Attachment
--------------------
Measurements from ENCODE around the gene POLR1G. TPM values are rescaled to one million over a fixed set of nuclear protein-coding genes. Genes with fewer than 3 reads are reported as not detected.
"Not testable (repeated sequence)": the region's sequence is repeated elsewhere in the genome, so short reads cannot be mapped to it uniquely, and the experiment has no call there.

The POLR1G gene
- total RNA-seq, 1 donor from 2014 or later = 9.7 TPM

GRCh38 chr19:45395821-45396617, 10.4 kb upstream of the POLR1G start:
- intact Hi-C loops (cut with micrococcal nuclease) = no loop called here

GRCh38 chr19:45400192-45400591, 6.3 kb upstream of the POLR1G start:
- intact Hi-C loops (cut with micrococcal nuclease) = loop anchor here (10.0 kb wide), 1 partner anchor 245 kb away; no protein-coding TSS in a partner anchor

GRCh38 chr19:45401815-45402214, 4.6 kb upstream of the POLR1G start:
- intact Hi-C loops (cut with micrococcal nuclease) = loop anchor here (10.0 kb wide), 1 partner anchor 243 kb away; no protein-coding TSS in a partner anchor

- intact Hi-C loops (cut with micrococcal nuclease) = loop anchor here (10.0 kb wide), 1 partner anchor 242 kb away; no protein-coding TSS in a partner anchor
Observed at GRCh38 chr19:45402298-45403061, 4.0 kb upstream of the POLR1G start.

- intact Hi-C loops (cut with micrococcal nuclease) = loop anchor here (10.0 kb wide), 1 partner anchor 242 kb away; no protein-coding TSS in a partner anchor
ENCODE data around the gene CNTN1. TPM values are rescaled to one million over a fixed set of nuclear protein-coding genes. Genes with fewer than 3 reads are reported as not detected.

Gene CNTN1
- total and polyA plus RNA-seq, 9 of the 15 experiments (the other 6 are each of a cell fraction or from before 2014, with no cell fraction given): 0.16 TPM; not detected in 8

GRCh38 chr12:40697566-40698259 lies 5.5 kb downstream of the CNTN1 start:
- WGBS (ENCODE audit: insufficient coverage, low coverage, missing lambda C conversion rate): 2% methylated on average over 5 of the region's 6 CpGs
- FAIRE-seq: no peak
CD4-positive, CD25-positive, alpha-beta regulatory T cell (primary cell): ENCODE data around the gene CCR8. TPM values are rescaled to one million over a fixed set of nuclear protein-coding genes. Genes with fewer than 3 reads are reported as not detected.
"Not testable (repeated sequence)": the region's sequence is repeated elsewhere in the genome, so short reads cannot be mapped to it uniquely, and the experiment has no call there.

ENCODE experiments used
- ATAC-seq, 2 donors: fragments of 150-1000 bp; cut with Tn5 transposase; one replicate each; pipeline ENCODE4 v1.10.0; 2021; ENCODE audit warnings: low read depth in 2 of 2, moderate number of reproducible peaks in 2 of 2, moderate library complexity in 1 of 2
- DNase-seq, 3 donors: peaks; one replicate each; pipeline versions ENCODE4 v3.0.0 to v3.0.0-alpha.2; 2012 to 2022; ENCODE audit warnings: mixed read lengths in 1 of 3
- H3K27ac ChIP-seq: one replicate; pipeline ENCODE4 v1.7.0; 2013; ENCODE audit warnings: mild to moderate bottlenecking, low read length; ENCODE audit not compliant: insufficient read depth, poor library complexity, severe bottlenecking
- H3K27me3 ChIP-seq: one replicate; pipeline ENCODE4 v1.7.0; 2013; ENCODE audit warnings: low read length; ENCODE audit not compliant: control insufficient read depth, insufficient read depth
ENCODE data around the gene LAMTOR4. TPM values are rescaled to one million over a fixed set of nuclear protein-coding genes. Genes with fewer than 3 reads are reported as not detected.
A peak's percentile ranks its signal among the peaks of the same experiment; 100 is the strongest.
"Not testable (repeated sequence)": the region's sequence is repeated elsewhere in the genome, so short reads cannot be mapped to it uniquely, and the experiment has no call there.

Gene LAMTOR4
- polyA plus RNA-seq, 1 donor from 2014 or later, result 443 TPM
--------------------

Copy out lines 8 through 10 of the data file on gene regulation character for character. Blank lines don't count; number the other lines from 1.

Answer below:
- intact Hi-C loops (cut with micrococcal nuclease) = loop anchor here (10.0 kb wide), 1 partner anchor 245 kb away; no protein-coding TSS in a partner anchor

GRCh38 chr19:45401815-45402214, 4.6 kb upstream of the POLR1G start:
- intact Hi-C loops (cut with micrococcal nuclease) = loop anchor here (10.0 kb wide), 1 partner anchor 243 kb away; no protein-coding TSS in a partner anchor